Wanting to be indoctrinated with the ‘Rails 5 way’ of doing things, I initially started working with with a stock rails new myapp instance.

But after researching Docker Compose Rails setups, I came across Nick Janetakis’ blog post on Docker Compose & Rails. He created an ‘opinionated Rails app template’ generator called orats that made a few minimal customizations to the base Rails application (i.e. adds Bootstrap, Font Awesome, Postgres, a few helpers & view template mods). As an added bonus, it provided a well commented starting point for customizing the Docker Compose setup. I was already starting to add those gems anyways, so I took a shortcut and migrated into a new orats instance.

Also looked at the thoughtbot/suspenders Rails template — but their modifications were a bit too divergent from an ‘out-of-the-box’ Rails setup for my needs.

Chose to configure database as PostgreSQL since that seems to be a hardened standard, I’ve worked with it before, and is easy to setup on Heroku.


Once an admin logs in, they are able to manage the users.

  • Admin::UserController and associated views handle user list/add/view/edit/delete actions.
  • Views & forms to are styled with Bootstrap FTW
  • The User model implements basic validations like password length and permissible username values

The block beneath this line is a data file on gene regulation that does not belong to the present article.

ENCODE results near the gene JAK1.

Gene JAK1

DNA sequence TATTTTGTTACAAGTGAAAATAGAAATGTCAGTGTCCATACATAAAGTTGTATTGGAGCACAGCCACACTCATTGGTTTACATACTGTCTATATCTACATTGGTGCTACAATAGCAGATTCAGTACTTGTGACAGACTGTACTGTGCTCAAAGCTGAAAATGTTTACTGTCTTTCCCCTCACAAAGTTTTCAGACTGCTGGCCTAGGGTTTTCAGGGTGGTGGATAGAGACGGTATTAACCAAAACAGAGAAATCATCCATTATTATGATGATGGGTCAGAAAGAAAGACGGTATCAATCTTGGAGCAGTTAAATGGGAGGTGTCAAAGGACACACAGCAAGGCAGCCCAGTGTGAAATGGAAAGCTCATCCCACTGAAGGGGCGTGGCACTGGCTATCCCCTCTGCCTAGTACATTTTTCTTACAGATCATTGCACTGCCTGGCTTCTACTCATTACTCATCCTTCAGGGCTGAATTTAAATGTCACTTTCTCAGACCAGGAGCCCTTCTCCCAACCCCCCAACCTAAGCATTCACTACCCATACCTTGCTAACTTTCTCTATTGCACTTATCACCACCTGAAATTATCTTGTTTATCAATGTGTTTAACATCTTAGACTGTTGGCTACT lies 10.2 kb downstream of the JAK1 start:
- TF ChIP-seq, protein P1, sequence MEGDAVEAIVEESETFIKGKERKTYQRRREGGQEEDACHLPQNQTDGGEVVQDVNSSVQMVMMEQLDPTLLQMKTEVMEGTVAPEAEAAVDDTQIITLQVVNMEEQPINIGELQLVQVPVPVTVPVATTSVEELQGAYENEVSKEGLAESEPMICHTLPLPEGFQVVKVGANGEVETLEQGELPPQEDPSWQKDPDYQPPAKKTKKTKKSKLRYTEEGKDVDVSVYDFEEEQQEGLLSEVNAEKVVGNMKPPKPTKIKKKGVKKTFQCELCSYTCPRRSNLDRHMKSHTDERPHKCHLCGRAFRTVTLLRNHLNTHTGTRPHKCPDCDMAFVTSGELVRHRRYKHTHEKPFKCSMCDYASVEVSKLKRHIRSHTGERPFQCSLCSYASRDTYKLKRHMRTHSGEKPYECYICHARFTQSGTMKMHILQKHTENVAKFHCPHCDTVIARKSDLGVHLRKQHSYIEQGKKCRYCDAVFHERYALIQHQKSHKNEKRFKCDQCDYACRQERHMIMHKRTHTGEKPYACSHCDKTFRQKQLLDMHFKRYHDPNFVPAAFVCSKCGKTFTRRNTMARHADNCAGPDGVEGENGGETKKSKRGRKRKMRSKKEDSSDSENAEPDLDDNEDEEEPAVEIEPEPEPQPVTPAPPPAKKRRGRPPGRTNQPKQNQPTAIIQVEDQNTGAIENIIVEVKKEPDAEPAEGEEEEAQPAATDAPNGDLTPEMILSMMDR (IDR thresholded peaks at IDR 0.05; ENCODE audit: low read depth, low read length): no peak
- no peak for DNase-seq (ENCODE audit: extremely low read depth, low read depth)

• Admin::UserFormBuilder custom decorates the form field errors
  • Model & Selenium acceptance tests assert consistent data & behavior expectations
  • A user gets locked out after 3 failed attempts to thwart a theoretical brute force attempt

Session Authentication

Considered using Devise, but wanted to fully understand how the authentication process worked. So ‘rolled my own’ with the Rails 5 API.

Quasi-Proxy Served SPA

The demo work portfolio I’m trying to keep private is a static single-page app (SPA) built with Grunt/Node and Angular. It’s simple to serve since it’s entirely static, and I wanted to keep it decoupled from this Rails app since it’s got it’s own build environment and dependencies.

The private single-page app with demo content.

Once authenticated, ProxyController will perform a few ‘proxy’ operations to serve the private SPA. A full reverse proxy was more complicated than I wanted to handle—not to mention slow (especially for videos) and resource intensive. So for better or worse, this is how the controller solves this ‘quasi-proxy’ problem: